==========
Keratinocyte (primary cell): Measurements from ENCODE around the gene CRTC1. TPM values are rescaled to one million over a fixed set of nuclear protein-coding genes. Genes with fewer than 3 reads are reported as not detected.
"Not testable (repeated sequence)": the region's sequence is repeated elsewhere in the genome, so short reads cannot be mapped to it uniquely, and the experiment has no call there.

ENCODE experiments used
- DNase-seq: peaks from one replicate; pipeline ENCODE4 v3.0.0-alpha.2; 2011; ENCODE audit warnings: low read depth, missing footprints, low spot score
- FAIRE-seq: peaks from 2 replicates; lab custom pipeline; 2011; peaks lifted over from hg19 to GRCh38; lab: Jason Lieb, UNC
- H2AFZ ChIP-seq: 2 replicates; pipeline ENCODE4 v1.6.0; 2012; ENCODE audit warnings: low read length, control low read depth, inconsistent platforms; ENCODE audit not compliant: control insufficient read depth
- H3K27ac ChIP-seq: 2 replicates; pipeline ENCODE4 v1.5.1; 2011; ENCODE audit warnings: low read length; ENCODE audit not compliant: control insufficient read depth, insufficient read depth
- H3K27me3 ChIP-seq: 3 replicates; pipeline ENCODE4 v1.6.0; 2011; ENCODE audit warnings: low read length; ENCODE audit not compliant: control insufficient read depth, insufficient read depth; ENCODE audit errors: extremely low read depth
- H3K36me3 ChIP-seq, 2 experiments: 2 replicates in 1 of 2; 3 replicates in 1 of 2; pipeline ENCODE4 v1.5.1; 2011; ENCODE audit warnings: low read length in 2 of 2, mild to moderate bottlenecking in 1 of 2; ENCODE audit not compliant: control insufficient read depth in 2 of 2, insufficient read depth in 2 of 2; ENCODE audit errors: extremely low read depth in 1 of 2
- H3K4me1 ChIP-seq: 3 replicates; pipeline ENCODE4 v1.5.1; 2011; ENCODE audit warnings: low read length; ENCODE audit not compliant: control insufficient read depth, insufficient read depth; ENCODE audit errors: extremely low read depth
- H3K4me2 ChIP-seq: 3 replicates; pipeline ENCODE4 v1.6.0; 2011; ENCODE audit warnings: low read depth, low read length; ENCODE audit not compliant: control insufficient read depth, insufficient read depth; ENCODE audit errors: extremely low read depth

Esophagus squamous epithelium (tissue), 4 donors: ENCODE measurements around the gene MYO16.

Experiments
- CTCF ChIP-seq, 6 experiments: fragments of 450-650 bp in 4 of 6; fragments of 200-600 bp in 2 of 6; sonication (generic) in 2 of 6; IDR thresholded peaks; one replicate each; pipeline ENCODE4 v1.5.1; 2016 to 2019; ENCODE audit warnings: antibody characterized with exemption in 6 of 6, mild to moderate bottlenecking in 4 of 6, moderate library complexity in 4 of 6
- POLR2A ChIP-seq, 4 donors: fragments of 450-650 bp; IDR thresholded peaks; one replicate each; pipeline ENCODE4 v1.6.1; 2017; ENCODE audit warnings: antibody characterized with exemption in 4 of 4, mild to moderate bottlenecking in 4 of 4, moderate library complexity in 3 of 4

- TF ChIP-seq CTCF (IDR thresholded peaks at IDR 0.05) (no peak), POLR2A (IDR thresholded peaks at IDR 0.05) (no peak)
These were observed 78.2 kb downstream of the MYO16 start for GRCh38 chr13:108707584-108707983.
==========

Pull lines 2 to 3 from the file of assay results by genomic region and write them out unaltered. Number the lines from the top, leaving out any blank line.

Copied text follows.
"Not testable (repeated sequence)": the region's sequence is repeated elsewhere in the genome, so short reads cannot be mapped to it uniquely, and the experiment has no call there.

ENCODE experiments used